On Nov 8, 2006, at 8:10 AM, Scott Kitterman wrote:
On Wed, 8 Nov 2006 07:55:15 -0800 Steve Atkins <steve(_at_)blighty(_dot_)com>
On Nov 8, 2006, at 4:24 AM, Charles Lindsey wrote:
I think some site like a Bank, that is heavily phished, might go so
far as to declare
"I sign all mail. Please delete/reject/drop/whatever (perhaps
all messages that fail to verify".
That site would have to be pretty confident that the genuine mail
it sent out was 100% clean, but it might well decide that it was a
lesser risk to have some genuine messages dropped than to let
phishes go through.
BTW, are there any plams to have keywords for some of the various
policies that might be declared, so that verifiers (or rather their
policy modules) could recognize them and adjust their policy
I do have to point out that SSP will not affect phish emails
after a very short transition period.
So if a bank were to do this it would mean 1) phishing mails won't
be affected and 2) legitimate mail from the bank is likely to be
So... what's the _real_ use case, again?
Please explain. If a sender publishes a policy that says I sign
and a receiver rejects, deletes, etc. all mail that isn't signed by
sender, what is the phisher's transition path to work around it?
I agree that this does not help with look-alike domains, but for
that uses a sender's domain, I'm noy sure what you are getting at?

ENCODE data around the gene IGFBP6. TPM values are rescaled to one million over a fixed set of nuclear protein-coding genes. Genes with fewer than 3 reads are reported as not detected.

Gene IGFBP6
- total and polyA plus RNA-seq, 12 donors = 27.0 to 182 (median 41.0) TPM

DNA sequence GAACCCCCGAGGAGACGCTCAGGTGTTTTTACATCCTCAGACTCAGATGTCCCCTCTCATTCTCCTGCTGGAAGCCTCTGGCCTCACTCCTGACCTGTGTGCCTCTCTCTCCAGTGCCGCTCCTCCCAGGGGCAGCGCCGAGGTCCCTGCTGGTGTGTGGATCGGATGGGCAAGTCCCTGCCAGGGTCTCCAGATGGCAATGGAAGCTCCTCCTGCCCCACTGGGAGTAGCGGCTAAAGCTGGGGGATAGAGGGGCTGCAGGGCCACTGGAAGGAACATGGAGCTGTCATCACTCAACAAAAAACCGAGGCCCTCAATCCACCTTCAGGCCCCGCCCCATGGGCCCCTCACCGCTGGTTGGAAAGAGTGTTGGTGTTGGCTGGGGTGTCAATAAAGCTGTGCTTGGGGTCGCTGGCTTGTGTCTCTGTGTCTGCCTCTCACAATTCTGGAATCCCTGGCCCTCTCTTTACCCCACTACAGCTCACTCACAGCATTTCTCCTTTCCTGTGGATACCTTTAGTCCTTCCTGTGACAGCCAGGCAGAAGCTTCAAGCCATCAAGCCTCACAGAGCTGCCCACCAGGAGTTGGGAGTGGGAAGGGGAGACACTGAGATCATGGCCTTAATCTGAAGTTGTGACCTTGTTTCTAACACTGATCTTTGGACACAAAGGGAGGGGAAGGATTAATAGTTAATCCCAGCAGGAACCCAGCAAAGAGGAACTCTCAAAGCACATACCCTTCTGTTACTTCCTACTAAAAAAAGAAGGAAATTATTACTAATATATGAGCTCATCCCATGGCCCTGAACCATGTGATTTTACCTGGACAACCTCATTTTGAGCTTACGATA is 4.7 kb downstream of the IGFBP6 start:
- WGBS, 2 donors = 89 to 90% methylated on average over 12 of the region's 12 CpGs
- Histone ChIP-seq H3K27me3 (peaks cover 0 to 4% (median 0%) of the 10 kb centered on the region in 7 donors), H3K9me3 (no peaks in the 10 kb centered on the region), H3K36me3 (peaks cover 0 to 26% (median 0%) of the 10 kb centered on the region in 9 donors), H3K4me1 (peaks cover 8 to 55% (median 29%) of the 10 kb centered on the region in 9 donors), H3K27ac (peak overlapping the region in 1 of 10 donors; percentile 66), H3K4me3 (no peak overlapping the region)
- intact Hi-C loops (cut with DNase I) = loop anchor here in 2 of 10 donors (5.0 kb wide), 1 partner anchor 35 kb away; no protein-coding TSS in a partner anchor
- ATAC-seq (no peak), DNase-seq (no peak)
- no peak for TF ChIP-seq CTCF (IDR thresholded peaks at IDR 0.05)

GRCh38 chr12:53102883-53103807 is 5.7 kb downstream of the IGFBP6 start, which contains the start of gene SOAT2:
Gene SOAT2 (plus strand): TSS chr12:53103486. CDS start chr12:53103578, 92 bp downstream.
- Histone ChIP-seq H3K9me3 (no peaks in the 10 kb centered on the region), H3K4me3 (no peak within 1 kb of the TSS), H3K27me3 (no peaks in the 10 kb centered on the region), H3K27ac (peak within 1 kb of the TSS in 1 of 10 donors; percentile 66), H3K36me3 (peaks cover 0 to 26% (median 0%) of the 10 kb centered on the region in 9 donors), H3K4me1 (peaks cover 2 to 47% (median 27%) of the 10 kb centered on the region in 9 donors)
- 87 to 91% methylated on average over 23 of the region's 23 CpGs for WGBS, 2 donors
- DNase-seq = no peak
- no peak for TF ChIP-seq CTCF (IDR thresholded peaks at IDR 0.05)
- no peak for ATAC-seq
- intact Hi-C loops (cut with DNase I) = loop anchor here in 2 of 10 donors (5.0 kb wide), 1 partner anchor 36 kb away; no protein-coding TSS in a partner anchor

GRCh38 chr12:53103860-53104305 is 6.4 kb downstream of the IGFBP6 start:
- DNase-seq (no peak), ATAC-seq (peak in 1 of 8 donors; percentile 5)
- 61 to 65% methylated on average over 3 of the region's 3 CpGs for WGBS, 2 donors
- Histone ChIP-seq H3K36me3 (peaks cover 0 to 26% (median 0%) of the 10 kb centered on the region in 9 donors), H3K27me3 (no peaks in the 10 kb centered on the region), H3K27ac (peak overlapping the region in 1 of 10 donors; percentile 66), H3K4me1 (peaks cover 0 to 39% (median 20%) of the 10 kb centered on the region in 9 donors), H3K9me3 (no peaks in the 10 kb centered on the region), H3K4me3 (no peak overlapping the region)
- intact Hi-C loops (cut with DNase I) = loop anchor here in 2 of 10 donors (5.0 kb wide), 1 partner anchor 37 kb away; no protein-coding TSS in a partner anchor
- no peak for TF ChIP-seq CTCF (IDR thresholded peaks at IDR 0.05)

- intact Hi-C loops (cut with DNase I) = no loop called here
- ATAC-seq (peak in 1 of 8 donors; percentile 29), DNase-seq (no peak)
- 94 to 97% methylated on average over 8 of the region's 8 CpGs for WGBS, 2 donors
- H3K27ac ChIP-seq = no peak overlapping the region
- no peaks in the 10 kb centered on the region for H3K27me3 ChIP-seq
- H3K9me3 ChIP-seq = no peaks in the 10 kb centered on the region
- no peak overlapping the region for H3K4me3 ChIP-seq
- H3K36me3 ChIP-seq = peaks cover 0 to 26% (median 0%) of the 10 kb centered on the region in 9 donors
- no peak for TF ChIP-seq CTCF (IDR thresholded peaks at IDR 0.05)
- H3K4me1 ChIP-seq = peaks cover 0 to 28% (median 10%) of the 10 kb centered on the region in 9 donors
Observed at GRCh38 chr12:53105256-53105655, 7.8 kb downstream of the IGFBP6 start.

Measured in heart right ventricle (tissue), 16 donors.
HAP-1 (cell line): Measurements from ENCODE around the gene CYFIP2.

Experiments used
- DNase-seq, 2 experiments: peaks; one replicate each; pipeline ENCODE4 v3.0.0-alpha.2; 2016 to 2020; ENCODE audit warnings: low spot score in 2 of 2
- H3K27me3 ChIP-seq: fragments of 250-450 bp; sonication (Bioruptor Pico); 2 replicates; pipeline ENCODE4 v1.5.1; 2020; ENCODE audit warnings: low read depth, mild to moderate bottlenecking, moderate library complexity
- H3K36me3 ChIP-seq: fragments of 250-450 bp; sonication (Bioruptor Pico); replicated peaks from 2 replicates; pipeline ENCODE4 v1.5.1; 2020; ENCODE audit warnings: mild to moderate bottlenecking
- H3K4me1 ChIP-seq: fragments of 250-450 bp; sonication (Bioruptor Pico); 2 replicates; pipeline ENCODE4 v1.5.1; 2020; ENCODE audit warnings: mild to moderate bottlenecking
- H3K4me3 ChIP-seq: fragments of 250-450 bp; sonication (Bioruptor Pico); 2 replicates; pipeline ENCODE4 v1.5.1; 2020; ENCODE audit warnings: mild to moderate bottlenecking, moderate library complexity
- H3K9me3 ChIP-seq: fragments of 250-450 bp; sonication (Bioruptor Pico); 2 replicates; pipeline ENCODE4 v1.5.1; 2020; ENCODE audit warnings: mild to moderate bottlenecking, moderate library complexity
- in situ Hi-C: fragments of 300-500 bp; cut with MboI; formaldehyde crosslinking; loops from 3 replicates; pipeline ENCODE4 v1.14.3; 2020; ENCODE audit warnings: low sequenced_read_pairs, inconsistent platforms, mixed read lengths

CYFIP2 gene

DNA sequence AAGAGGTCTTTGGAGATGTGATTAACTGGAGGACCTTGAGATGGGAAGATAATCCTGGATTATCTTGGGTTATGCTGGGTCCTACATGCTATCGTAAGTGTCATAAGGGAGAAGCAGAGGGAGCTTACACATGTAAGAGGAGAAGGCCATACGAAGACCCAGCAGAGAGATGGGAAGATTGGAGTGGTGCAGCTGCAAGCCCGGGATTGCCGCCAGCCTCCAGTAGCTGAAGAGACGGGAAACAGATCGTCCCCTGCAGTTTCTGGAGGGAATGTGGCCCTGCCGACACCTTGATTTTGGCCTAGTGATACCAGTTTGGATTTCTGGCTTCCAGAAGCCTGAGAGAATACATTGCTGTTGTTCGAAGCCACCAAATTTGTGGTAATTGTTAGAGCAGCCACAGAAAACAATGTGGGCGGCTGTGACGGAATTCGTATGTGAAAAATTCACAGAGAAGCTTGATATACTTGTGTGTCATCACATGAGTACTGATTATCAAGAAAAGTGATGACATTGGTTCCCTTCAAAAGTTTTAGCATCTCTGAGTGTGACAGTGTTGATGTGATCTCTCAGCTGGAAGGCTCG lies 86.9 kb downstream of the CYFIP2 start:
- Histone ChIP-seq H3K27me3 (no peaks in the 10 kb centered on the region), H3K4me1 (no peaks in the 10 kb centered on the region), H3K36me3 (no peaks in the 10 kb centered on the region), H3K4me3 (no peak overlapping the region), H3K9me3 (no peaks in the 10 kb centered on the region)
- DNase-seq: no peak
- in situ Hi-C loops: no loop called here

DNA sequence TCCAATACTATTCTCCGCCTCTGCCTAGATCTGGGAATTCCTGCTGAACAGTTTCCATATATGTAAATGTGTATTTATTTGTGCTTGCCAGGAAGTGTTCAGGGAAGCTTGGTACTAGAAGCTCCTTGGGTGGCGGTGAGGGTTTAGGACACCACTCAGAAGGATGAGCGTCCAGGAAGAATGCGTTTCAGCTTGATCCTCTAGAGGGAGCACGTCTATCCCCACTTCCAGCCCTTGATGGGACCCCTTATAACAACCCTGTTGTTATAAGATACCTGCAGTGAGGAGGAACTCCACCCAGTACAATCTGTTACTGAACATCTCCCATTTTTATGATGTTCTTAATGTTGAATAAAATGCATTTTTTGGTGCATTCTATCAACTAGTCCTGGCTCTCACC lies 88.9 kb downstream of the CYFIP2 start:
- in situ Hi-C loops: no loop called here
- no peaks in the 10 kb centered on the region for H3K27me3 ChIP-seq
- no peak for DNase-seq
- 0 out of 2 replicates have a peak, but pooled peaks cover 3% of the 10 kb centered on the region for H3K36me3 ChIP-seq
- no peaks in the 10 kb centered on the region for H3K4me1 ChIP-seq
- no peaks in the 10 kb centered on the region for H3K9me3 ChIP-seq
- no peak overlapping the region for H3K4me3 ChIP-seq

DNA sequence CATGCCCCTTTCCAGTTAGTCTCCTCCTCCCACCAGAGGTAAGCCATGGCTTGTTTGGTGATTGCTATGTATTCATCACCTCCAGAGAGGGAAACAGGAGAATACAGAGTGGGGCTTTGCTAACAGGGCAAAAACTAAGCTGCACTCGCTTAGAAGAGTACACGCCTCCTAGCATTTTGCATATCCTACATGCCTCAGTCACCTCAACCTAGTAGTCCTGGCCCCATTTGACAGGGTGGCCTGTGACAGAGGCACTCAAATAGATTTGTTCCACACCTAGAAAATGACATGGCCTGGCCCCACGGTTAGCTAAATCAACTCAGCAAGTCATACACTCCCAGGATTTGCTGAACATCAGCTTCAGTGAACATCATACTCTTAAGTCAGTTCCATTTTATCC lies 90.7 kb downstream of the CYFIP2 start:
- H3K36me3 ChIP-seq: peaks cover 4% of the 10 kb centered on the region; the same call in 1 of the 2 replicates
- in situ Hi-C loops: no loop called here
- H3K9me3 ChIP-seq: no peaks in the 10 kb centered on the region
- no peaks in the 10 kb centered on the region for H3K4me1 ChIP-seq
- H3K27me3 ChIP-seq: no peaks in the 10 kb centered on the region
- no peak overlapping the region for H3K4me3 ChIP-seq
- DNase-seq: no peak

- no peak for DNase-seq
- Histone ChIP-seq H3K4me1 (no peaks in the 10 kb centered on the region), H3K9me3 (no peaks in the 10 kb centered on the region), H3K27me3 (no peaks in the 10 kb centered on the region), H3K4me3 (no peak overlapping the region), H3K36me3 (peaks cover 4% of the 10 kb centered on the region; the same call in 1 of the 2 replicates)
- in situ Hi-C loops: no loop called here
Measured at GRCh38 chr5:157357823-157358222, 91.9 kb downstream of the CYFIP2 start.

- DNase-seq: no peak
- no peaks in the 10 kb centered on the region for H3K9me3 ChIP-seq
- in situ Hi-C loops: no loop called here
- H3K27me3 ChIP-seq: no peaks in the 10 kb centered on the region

You point out the underlying issue nicely.
Phishing doesn't have to use the real domain. There are *countless*
ways of phishing that don't require it. Even now, a lot of phish mails
don't bother using the real domain, even though there's no real
disincentive to do so in most cases. If there were even a minor
disincentive then they could move away from that today with
Many of them use their own domains, for which they could trivially
publish SSP data.
So SSP will have minor, and temporary, effect on phishing using
the real domain. It will have minor negative effect on legitimate email.
Depending on what recipient ISPs do with the information ("SSP
validated sender!!!") it may actually make phishing more effective.
(I expect banks will take a look at SSP, decide it's entirely
and work together for some sort of centralized authentication
eventually, so ISPs can really say "this email came from a real
bank" - functionality that SSP, or any pure self-signing approach, can
So phishing is clearly not a real use case. "I send no mail" is
a mildly interesting use case, but clearly doesn't require the
complexity being put together. So what is the real poster
child for SSP deployment?
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